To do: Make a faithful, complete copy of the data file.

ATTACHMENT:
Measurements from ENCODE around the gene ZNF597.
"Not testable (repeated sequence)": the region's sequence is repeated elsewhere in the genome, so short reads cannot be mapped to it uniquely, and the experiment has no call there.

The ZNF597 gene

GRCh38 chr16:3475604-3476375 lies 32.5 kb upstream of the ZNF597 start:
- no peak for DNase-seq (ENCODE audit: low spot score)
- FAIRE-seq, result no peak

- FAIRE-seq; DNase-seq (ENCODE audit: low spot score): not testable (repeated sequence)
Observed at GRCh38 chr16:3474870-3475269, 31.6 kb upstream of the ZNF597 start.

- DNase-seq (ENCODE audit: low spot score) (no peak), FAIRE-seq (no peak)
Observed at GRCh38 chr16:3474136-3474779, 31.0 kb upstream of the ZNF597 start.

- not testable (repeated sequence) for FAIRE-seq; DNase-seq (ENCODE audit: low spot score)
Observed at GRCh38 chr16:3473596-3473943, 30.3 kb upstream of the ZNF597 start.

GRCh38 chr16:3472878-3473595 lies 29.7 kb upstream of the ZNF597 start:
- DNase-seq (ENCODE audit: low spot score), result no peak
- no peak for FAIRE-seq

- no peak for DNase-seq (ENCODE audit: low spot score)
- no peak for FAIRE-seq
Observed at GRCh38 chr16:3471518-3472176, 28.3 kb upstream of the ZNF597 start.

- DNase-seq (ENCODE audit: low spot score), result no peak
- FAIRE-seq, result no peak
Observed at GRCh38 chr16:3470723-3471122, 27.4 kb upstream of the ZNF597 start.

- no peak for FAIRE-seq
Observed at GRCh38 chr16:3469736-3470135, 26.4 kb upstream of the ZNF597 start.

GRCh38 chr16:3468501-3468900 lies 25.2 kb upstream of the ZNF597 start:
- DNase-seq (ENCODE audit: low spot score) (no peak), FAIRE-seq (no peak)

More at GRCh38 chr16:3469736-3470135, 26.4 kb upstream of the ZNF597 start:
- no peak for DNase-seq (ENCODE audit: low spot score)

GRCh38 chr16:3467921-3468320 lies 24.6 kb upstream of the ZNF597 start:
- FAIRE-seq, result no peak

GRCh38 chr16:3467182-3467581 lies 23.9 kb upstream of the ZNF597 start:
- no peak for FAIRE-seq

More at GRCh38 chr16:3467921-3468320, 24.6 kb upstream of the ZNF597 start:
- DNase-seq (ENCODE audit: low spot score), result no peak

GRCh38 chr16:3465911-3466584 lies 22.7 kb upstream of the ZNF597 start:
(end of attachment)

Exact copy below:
Measurements from ENCODE around the gene ZNF597.
"Not testable (repeated sequence)": the region's sequence is repeated elsewhere in the genome, so short reads cannot be mapped to it uniquely, and the experiment has no call there.

The ZNF597 gene

GRCh38 chr16:3475604-3476375 lies 32.5 kb upstream of the ZNF597 start:
- no peak for DNase-seq (ENCODE audit: low spot score)
- FAIRE-seq, result no peak

- FAIRE-seq; DNase-seq (ENCODE audit: low spot score): not testable (repeated sequence)
Observed at GRCh38 chr16:3474870-3475269, 31.6 kb upstream of the ZNF597 start.

- DNase-seq (ENCODE audit: low spot score) (no peak), FAIRE-seq (no peak)
Observed at GRCh38 chr16:3474136-3474779, 31.0 kb upstream of the ZNF597 start.

- not testable (repeated sequence) for FAIRE-seq; DNase-seq (ENCODE audit: low spot score)
Observed at GRCh38 chr16:3473596-3473943, 30.3 kb upstream of the ZNF597 start.

GRCh38 chr16:3472878-3473595 lies 29.7 kb upstream of the ZNF597 start:
- DNase-seq (ENCODE audit: low spot score), result no peak
- no peak for FAIRE-seq

- no peak for DNase-seq (ENCODE audit: low spot score)
- no peak for FAIRE-seq
Observed at GRCh38 chr16:3471518-3472176, 28.3 kb upstream of the ZNF597 start.

- DNase-seq (ENCODE audit: low spot score), result no peak
- FAIRE-seq, result no peak
Observed at GRCh38 chr16:3470723-3471122, 27.4 kb upstream of the ZNF597 start.

- no peak for FAIRE-seq
Observed at GRCh38 chr16:3469736-3470135, 26.4 kb upstream of the ZNF597 start.

GRCh38 chr16:3468501-3468900 lies 25.2 kb upstream of the ZNF597 start:
- DNase-seq (ENCODE audit: low spot score) (no peak), FAIRE-seq (no peak)

More at GRCh38 chr16:3469736-3470135, 26.4 kb upstream of the ZNF597 start:
- no peak for DNase-seq (ENCODE audit: low spot score)

GRCh38 chr16:3467921-3468320 lies 24.6 kb upstream of the ZNF597 start:
- FAIRE-seq, result no peak

GRCh38 chr16:3467182-3467581 lies 23.9 kb upstream of the ZNF597 start:
- no peak for FAIRE-seq

More at GRCh38 chr16:3467921-3468320, 24.6 kb upstream of the ZNF597 start:
- DNase-seq (ENCODE audit: low spot score), result no peak

GRCh38 chr16:3465911-3466584 lies 22.7 kb upstream of the ZNF597 start: